I was nine years old when my mother came to me,
told me of her
designs for the modern black woman.
“No more pain,” she said. The wailed
refrain of so many heartsongs,
so many six year olds trapped
in the high backed chairs of a hair salon
twisting while another pair of work-rough hands
delved into the thicket of coiled black at their
crown, their nape.
She slapped their hands, told them
“There is dignity in suffering,”
smoothed away the slick of tears running over
rounded cheeks with the pads of scratchy,
She gestured to her own hair,
had me stroke its waist-length smooth,
so different from the two spools of felt
curled right above the ears
I’d seen in pictures of her.
Then went back to the tin sink where it all started,
pointed out the spots where test batches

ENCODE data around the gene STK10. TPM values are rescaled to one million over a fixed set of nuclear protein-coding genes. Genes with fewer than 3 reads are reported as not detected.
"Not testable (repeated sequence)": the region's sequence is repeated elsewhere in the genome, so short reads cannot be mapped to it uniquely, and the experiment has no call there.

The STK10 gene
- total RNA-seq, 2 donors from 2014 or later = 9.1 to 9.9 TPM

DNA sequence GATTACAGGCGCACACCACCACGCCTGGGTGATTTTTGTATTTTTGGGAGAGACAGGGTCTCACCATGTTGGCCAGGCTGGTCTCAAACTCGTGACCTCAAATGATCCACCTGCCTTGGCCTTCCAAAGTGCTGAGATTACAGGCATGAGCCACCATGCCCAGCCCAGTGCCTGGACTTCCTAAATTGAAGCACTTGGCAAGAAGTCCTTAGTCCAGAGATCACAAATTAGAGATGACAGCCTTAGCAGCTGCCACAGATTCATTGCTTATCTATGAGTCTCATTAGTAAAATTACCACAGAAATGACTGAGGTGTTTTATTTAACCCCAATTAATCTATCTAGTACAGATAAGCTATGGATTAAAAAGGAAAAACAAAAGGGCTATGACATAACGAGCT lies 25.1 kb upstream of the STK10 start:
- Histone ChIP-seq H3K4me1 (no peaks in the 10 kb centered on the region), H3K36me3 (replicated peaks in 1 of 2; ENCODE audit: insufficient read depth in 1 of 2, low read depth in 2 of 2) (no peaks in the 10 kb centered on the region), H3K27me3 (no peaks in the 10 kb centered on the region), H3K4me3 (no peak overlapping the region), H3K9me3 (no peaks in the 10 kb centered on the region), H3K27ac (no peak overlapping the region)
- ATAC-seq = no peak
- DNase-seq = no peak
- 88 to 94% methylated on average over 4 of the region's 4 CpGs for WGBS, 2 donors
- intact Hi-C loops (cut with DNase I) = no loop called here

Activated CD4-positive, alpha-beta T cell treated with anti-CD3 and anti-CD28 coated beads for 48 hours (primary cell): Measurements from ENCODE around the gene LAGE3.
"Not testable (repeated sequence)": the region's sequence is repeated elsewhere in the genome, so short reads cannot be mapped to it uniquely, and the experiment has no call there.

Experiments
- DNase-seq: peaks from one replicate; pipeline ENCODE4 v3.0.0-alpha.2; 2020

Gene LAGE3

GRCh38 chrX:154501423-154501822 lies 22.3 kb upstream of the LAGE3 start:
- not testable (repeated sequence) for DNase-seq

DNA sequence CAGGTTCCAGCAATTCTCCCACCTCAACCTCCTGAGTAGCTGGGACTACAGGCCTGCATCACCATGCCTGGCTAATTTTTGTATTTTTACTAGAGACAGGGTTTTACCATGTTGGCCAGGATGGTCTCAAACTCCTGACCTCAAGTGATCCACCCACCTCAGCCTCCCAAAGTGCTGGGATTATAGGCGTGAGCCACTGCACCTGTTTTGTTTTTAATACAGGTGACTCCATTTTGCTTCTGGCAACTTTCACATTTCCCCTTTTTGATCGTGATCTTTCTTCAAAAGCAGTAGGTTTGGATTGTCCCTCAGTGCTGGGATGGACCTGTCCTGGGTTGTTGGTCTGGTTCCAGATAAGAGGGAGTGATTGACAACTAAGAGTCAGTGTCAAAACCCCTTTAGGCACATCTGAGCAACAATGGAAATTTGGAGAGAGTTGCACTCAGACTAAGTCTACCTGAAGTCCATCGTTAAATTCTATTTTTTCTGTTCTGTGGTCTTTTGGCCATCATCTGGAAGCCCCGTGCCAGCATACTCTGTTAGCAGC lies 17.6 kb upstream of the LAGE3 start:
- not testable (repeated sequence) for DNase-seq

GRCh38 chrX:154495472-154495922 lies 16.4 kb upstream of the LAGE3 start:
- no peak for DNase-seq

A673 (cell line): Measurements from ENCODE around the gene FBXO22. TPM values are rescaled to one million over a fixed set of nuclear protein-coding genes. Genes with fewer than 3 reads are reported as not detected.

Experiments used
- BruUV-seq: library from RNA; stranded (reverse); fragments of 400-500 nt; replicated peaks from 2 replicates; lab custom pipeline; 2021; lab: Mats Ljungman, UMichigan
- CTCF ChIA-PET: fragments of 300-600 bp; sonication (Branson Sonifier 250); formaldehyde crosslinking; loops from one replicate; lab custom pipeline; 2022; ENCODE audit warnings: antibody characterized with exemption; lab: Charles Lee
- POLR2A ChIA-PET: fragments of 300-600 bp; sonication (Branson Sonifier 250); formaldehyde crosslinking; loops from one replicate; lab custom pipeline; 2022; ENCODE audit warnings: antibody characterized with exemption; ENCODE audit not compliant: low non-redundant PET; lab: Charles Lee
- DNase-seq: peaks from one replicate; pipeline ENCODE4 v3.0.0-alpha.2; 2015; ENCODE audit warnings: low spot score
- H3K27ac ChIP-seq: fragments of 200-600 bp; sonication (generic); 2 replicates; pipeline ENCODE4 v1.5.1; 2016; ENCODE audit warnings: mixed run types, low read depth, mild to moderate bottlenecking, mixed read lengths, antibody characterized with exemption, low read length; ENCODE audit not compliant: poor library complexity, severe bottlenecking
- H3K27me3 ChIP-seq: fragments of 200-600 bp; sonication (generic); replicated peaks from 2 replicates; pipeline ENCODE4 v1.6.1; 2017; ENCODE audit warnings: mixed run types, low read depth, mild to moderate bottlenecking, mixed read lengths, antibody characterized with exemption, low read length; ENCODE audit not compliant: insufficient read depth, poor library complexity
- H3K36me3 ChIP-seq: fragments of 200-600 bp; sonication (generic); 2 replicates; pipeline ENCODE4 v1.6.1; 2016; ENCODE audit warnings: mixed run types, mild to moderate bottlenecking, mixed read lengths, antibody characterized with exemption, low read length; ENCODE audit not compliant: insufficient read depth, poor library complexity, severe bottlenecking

ate through the metal.
“It took me awhile,” she said,
with weak smile and crumbling touch
“to get the right formula.”
I asked her if she knew what she was starting
the first time she straightened hair,
why she wanted so badly to be
that little bit more normalized,
asked her why, afterwards, she changed
her name from Sarah Breedlove to
Madame CJ Walker.
She told me “I was an iconoclast.
The first female millionaire,”
then tucked me back into bed.
This was my bedtime story,
the smell of something living burnt
and the sense that maybe my mother
was Delilah incarnate,
teaching any woman how to
lessen her curl, how to
betray herself without so much
as a single snip.
That night, listening to the hushed silence of sleep
an elegy formed on my lips—
here’s to Sarah with the
motor oil drip jerry curl
and to my father and the
four foot afro.
means nothing to me.
This pulls in the reader with its strong sensory detail and setting. It offers emotional resonance, a reversal. The juxtaposition of pride/identity versus mainstream images of beauty/selling out leaves us with much to think about.
—Cynthia Leitich Smith, 2011 Hunger Mountain Prize For Young Writers Judge